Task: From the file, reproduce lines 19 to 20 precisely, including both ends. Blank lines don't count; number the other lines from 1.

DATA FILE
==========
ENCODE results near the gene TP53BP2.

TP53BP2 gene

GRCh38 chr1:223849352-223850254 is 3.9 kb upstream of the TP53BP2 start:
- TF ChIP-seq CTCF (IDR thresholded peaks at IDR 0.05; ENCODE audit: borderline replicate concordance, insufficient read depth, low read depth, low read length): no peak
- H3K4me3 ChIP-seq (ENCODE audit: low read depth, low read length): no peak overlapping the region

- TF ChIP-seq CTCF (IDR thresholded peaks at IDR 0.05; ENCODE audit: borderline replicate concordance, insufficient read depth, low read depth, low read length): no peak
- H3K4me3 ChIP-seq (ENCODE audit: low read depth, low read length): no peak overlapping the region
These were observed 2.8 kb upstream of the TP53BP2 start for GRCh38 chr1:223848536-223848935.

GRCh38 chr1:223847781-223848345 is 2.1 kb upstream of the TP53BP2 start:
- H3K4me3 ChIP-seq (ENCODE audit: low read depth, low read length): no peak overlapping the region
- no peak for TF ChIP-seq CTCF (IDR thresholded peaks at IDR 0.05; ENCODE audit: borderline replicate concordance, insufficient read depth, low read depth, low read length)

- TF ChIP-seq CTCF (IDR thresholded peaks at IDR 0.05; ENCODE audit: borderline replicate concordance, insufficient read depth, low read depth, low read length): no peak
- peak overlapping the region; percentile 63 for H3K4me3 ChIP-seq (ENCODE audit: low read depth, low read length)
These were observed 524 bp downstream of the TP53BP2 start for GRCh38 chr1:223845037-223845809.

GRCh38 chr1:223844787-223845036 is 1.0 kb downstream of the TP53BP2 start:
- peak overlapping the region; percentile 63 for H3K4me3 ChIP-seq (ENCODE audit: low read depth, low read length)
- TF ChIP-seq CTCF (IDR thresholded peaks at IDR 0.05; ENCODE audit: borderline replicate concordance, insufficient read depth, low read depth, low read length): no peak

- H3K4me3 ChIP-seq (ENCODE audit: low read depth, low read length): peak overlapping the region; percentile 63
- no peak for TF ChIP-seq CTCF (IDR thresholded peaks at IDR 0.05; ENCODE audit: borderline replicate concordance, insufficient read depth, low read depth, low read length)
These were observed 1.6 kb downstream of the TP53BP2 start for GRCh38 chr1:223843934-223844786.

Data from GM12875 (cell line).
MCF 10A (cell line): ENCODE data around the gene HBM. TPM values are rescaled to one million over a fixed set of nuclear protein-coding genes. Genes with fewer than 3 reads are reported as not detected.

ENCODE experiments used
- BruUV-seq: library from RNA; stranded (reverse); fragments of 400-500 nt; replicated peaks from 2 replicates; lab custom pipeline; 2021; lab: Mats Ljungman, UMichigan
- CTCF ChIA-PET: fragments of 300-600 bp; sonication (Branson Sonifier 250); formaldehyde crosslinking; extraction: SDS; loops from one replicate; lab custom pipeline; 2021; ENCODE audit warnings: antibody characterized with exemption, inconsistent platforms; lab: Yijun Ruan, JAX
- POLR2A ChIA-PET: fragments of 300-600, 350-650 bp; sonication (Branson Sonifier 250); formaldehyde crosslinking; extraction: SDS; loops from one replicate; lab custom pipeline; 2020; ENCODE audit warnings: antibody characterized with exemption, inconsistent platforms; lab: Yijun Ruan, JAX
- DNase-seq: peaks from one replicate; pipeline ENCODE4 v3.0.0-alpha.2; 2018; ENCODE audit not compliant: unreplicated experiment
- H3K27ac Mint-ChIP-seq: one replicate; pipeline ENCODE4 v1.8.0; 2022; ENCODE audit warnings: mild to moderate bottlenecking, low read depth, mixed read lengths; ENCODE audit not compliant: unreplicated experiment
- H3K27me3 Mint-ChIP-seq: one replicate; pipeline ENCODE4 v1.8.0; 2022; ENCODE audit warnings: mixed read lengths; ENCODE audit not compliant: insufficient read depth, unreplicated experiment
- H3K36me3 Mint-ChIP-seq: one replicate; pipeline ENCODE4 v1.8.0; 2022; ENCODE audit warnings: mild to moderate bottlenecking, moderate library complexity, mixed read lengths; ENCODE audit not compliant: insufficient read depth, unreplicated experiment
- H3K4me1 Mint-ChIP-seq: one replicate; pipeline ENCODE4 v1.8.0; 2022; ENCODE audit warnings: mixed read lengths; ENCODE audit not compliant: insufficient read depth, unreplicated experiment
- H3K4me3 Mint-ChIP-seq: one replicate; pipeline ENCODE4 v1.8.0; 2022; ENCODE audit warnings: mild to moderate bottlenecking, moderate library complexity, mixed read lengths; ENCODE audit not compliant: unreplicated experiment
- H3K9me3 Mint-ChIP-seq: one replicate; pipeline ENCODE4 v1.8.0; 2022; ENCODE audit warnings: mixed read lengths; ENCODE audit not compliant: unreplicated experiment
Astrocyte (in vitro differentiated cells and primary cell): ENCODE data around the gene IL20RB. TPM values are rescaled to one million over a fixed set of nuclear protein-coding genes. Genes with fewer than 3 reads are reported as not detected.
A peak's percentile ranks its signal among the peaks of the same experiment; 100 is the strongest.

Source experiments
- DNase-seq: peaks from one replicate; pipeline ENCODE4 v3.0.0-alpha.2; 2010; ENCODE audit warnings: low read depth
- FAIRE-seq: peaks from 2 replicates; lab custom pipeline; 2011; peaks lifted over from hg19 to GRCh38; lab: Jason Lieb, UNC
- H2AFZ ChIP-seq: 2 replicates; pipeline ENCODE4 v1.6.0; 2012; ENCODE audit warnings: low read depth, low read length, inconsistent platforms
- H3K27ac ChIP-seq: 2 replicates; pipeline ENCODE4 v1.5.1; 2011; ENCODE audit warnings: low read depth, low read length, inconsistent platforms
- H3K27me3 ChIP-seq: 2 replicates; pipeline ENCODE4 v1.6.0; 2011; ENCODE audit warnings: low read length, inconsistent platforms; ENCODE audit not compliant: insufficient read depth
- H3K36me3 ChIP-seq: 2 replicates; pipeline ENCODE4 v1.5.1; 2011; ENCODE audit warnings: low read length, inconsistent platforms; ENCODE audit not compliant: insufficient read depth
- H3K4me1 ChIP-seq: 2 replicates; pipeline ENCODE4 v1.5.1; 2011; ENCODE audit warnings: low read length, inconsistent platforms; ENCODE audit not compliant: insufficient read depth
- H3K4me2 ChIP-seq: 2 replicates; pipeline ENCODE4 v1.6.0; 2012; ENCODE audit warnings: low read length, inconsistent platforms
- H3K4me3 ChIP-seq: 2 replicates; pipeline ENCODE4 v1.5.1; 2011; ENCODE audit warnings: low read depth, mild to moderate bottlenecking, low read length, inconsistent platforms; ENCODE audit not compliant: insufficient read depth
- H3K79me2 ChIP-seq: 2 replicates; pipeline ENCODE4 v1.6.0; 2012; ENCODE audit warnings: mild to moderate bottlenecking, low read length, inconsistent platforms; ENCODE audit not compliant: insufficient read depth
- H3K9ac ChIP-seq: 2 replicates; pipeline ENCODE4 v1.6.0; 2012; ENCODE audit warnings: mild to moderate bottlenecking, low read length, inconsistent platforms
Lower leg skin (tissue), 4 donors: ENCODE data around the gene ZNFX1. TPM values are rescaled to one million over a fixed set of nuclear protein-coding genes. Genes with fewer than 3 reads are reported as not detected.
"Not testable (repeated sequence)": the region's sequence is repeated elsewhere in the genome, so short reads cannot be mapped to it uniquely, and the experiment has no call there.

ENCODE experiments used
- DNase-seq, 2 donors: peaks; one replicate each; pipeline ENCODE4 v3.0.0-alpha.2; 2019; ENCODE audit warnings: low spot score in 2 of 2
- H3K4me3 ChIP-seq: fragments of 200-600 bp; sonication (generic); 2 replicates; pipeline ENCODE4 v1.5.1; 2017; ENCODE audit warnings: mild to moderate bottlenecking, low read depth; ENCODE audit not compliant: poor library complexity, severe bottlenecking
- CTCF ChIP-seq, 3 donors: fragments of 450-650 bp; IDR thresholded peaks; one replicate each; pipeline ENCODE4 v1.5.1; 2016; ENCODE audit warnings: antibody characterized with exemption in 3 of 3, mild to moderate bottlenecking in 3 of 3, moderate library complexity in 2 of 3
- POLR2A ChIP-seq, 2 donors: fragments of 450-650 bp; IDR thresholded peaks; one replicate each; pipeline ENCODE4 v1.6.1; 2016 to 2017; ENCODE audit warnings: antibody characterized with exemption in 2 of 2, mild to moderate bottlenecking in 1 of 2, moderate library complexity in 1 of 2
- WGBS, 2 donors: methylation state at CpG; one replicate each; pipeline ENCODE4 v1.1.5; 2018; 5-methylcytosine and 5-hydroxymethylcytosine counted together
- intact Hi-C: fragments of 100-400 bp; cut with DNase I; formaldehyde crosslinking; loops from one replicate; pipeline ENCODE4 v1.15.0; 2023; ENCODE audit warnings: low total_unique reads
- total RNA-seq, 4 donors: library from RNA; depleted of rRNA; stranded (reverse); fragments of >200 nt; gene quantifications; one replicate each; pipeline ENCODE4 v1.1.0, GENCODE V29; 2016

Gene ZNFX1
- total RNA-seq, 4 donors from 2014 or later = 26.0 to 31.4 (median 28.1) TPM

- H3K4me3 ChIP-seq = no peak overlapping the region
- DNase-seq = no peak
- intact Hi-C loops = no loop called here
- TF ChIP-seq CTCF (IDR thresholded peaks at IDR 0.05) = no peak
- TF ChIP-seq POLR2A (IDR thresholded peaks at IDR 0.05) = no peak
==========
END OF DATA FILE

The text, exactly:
- no peak for TF ChIP-seq CTCF (IDR thresholded peaks at IDR 0.05; ENCODE audit: borderline replicate concordance, insufficient read depth, low read depth, low read length)
These were observed 1.6 kb downstream of the TP53BP2 start for GRCh38 chr1:223843934-223844786.